Thank you for taking the Data Center Containment quiz on Mission Critical.
Here are the answers!
Explanation: Containment configuration is driven by:
- Room architecture
- Cold air supply
- Hot exhaust air return
- IT equipment array
- Heat load
Explanation: In order to capture the energy savings entitlement of containment, the supply and return airflow should be balanced according to heat load requirements. Cooling infrastructure set points and controls should also be adjusted to maximize efficiency.
Explanation: Containment may alter smoke detection zones and fire sprinkler coverage. Always consult with the local AHJ (Authority Having Jurisdiction) when deploying containment. Approved fire and smoke rated component material should be used. Uniformity of rows makes containment easier to implement. Odd shaped rooms and row variations pose challenges to an effective containment strategy. Containment may adversely affect lighting coverage. Always consider light patterns before deploying containment.
Explanation: Although melt out ceiling tiles may be acceptable by one location, an AHJ in the adjacent city may not approve the same tiles.
Explanation:Positioning of equipment within the rack is extremely important.
- Equipment should not obstruct airflow within the rack to the exhaust chimney.
- Low power consumption equipment should be positioned above high heat load devices.
Explanation: Even the best containment systems are compromised by human element factors. Common detriments to effective containment are:
- Leaving the doors open
- Failure to install or replace blanking panels in vacant U space
- Using and not removing perforated air tiles to cool area in hot aisle while occupied by workers
Explanation: Data centers are operated in different manners. Lights out data centers have little human intervention, while others have constant movement of equipment crash carts that are pushed through the doors.
Explanation: Placement of floor tiles should be coordinated with containment heat load. Airflow, temperature and humidity should be measured and monitored to ensure that the space is within ASHRAE Guidelines.
Explanation: While “anyone” can install containment, trained personnel are the most qualified. The installation will be performed with higher quality, greater speed, and with reduced risk.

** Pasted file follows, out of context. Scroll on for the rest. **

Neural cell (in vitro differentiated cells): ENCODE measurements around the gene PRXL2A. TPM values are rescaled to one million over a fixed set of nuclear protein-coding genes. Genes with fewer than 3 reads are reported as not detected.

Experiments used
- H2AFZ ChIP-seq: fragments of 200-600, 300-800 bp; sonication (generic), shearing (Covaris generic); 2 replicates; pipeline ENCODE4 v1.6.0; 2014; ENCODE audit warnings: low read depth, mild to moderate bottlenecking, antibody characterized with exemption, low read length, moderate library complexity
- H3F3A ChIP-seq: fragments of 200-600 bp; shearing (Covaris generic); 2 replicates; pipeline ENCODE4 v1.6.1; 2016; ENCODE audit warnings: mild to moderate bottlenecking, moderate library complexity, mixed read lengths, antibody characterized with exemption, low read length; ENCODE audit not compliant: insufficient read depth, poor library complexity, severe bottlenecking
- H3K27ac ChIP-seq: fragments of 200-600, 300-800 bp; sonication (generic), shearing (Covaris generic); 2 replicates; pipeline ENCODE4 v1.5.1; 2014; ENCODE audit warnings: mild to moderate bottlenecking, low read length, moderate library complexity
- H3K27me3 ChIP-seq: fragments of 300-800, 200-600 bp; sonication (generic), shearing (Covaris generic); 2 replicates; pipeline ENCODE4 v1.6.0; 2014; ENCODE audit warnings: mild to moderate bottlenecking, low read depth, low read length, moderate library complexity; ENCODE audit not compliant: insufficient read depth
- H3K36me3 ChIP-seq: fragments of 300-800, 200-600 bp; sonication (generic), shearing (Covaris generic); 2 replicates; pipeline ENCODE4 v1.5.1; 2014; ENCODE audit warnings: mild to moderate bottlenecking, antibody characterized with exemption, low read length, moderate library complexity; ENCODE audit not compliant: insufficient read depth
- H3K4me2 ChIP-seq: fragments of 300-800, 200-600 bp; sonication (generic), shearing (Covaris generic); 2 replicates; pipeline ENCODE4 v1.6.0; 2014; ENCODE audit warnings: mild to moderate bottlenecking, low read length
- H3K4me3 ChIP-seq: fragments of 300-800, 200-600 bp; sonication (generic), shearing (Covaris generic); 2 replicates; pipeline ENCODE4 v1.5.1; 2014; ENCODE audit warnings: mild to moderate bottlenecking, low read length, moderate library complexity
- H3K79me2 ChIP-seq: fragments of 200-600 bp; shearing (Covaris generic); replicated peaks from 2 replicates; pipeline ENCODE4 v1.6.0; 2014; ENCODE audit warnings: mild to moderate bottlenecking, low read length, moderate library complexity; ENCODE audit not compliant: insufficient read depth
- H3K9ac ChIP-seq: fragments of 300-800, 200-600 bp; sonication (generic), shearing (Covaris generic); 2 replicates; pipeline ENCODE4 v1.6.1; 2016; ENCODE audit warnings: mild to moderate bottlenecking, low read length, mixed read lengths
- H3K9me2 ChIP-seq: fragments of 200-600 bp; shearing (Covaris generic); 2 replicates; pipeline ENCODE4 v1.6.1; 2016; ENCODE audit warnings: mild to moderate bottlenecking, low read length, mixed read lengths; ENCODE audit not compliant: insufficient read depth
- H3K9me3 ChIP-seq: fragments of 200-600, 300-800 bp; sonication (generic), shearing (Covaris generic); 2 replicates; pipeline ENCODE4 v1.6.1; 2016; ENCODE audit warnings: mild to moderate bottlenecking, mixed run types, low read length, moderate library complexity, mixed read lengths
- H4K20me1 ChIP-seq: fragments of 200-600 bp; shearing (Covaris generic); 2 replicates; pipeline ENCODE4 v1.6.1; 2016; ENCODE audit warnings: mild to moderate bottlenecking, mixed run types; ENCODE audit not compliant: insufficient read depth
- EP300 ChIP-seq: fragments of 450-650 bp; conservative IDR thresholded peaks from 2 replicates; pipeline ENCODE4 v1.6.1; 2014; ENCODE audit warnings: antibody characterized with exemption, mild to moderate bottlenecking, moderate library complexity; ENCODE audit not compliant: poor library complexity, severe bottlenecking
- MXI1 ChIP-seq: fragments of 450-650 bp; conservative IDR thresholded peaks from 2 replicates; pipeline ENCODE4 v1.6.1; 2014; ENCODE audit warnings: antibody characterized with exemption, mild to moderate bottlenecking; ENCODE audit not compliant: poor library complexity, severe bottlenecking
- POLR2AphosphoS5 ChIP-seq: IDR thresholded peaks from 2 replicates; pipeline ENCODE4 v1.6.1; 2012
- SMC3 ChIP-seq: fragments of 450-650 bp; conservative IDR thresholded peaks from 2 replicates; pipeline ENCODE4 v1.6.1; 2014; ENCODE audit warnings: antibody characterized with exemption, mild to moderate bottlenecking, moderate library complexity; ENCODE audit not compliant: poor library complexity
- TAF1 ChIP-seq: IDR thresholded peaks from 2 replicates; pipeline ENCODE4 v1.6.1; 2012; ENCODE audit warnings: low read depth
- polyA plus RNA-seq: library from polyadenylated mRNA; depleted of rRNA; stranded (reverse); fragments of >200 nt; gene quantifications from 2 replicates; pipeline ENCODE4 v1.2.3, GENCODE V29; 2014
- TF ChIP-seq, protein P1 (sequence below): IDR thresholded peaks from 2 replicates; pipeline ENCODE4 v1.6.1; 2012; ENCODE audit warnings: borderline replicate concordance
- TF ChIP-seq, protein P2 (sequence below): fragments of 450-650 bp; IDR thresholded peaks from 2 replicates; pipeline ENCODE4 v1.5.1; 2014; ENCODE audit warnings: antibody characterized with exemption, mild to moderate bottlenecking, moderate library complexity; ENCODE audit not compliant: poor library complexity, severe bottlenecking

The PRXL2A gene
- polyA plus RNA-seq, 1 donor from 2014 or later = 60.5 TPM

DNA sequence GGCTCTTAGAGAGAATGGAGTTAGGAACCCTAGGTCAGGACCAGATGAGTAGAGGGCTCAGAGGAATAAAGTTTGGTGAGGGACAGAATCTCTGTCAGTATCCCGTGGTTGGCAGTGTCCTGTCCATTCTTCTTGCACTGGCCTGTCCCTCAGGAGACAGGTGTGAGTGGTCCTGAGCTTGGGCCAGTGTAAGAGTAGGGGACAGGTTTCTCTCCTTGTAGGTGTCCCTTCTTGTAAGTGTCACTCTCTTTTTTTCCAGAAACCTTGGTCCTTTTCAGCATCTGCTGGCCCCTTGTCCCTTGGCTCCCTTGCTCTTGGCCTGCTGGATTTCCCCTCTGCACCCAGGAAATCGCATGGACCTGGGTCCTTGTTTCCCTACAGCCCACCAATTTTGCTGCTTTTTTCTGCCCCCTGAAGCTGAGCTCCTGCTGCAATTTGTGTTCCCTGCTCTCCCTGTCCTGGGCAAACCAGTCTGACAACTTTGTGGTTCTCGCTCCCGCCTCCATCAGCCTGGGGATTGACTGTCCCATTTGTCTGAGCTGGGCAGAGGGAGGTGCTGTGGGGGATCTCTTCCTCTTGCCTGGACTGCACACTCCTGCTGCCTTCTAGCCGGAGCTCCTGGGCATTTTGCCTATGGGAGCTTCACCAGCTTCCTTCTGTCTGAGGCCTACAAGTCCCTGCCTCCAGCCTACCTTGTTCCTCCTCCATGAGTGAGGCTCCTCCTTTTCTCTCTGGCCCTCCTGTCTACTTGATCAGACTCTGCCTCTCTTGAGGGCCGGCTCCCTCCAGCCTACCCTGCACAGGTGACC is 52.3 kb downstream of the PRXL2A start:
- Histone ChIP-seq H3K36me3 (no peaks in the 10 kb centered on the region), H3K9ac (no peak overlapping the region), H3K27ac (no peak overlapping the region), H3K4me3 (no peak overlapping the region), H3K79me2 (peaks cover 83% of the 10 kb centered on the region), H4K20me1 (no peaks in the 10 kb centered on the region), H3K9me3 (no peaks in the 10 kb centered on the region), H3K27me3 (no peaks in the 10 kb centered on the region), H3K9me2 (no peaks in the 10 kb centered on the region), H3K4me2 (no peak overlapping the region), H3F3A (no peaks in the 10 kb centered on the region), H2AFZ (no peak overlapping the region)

Explanation: While not all containment systems qualify for utility rebates, many do. Be sure to check with the local utility company to learn about the application process prior to installing the containment system.
Explanation: If the cabinet tops are included in the containment zone, they should be provided with brush strips to minimize leakage. Brush strips should be installed in raised floor tile cable cuts to minimize bypass air. Excessive floor to cabinet gap can be a source of bypass air and hot air recirculation.
Explanation: Containment doors may be fitted with locks and security system contacts to monitor physical access to the space. Solid or opaque “window panes” provide line of sight security.
Explanation: Although containment may obstruct conveyance and cable access, careful preplanning and workflow analysis minimize difficulty. Many containment system manufacturers will alter designs to suit your needs.
Explanation: CFD models provide a useful performance indication if the room architectural features, power consumption, and cooling infrastructure input data is accurate. CFD models should always be calibrated to actual airflow and temperature measurements once the installation is complete.
Explanation: Hot and cold aisle containment should never be deployed within the same space. Considerations should be made to avoid heat contamination from adjacent occupants.